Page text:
At a recent meeting in Ellsworth’s City Hall sponsored by the Lamoine Conservation Commission, a 2009 film called “Tapped,” about huge problems with bottled water, was shown. Concerned with the stubbornness of corporations in our daily lives, I was worried that a big company could drain “my aquifer” and leave me wicked thirsty. I learned enough to make me wicked worried! Continue reading
The state may ban some uses of a controversial plastic additive as its first “priority chemical” under a new toxic chemical control law.
Maine’s Department of Environmental Protection is recommending that bisphenol-A, or BPA, be banned from use in reusable food and beverage containers such as baby bottles and water bottles sold in the state. Continue reading
By DIANE D’AMICO Education Writer (original article here )
ATLANTIC CITY – Atlantic City High School students lined up to drink water Thursday to see whether they could tell the difference between bottled water and tap water from the school fountains.
Students had difficulty doing so, and the test reinforced the intended message that tap water is the better choice.
“(Drinking tap water) saves money and helps the environment,” said senior Samuel Goldberg, 18, of Ventnor. “Some bottled water is just tap water.” Continue reading
Climate meetings are taking place in Bonn Germany this week and next week. They are preparing for the next major round of negotiations in Cancun this fall. So far water is not even being discussed in climate negotiations. Negotiators need to hear from us that water is key to protecting our earth from climate change. Please sign the petition to the negotiators to make this a top priority issue!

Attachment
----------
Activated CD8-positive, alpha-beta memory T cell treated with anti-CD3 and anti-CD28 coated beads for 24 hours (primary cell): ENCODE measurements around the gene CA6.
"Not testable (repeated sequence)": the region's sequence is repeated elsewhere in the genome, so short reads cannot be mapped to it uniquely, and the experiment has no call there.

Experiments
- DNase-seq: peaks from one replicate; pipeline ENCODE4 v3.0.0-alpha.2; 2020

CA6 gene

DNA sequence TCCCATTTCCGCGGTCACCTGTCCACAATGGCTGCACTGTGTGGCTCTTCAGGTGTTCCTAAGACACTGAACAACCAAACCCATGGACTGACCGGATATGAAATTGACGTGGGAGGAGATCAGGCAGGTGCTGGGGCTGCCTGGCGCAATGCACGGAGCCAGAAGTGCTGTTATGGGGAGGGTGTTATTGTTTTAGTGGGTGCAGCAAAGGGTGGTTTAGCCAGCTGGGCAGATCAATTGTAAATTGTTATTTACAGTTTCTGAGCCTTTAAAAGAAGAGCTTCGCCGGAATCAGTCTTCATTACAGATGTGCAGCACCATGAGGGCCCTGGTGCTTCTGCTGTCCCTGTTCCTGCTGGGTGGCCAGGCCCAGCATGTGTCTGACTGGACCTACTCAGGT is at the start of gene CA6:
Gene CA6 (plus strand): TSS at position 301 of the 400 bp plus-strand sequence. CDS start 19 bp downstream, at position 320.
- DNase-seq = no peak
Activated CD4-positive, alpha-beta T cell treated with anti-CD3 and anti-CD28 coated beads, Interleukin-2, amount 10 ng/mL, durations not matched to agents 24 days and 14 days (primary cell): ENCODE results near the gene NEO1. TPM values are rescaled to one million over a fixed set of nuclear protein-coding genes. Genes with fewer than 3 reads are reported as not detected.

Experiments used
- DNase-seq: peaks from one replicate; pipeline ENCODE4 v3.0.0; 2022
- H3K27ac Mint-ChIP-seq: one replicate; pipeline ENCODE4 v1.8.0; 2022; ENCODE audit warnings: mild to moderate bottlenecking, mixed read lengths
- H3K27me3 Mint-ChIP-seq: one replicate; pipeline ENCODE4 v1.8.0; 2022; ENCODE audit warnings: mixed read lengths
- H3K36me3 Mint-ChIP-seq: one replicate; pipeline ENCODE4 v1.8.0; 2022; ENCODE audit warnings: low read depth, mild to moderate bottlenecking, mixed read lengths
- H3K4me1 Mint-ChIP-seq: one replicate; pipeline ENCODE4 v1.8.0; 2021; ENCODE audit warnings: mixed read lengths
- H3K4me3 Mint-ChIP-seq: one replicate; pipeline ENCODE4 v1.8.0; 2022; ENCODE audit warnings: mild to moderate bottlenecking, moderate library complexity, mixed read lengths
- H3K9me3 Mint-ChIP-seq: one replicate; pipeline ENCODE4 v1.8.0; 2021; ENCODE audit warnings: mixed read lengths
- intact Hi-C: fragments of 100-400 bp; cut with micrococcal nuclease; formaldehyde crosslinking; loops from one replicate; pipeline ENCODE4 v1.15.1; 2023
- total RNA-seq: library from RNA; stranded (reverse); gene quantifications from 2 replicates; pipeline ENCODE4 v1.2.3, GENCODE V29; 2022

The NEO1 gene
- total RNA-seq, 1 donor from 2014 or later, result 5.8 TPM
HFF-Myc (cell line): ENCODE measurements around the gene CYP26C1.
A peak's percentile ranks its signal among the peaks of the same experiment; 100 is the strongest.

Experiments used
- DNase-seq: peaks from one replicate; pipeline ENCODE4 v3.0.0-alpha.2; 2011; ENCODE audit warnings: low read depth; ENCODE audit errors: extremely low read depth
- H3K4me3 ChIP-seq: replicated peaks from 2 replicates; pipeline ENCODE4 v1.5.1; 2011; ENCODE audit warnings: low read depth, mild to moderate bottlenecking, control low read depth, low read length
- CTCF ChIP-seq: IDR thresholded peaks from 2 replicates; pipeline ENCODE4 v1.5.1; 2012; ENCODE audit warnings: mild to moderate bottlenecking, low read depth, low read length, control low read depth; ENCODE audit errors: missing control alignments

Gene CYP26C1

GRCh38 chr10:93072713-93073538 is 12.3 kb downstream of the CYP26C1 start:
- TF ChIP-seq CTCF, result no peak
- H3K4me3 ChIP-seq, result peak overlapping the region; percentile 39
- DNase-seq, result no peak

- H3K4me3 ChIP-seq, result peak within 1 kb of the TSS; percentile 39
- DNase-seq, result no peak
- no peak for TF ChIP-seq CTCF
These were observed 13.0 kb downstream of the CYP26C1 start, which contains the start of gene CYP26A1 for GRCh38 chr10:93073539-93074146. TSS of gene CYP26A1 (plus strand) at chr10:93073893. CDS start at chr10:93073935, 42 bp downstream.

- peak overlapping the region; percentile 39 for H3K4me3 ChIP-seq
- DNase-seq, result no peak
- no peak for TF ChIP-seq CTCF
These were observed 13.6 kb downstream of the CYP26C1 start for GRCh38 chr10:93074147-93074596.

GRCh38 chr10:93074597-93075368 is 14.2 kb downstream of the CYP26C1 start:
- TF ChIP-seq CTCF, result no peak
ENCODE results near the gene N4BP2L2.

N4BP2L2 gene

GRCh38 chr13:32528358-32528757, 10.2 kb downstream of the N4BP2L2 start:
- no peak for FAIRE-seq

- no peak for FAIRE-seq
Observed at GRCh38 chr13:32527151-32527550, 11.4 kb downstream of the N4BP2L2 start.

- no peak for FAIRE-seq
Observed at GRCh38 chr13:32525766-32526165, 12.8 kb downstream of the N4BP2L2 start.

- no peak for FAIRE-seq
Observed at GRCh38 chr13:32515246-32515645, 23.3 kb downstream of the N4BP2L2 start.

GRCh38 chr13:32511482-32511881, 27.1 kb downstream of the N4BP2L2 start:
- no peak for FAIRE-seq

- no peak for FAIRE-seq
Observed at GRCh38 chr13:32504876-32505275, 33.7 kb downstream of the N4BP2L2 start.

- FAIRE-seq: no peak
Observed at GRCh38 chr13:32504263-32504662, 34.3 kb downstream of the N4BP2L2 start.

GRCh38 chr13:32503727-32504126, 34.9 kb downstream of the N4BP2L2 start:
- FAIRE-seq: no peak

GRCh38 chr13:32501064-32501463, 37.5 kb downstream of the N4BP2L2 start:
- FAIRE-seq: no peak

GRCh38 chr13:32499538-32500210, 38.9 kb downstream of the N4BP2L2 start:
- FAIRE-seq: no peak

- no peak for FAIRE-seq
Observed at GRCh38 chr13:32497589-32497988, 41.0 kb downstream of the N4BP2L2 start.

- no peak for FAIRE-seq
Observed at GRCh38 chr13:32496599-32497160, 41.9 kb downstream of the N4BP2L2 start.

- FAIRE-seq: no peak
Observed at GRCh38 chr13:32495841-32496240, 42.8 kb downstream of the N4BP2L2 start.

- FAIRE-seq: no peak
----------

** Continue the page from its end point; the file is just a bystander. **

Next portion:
By Joyce White
We did not weave the web of life,
We are merely a strand in it.
Whatever we do to the web,
We do to ourselves.
– Attributed to Chief Seattle of the Dwamish tribe
We in Maine have such an abundance of water that we tend to take it for granted, seldom questioning that it will always be here for us; but by 2005, an ongoing struggle had begun in Maine to ensure the continuous supply of potable water for all. Now, towns in Maine and worldwide are struggling against giant corporations for control of water.
Somehow we became persuaded that purchased bottled water is better than free tap water. The “spring water” description implied by several bottling companies probably helped convince people that bottled water must be better – although we’ve since learned that most “spring water” comes from the same sources as public drinking water and that all those plastic water bottles are an environmental nightmare.
Jim Wilfong is the person most responsible for publicizing the complex issues of water in Maine. Four years on the Natural Resources Committee in the Maine legislature expanded his long-term interest in environmental issues; and during his stint as President Clinton’s assistant trade secretary, he noted that good drinking water was always among the top three issues in countries he worked with. That led him to think about groundwater – aquifers – differently. In his previous environmental work, Wilfong had focused on cleaning up surface waters – lakes and rivers – and hadn’t thought much about drinking water and water extraction issues. Continue reading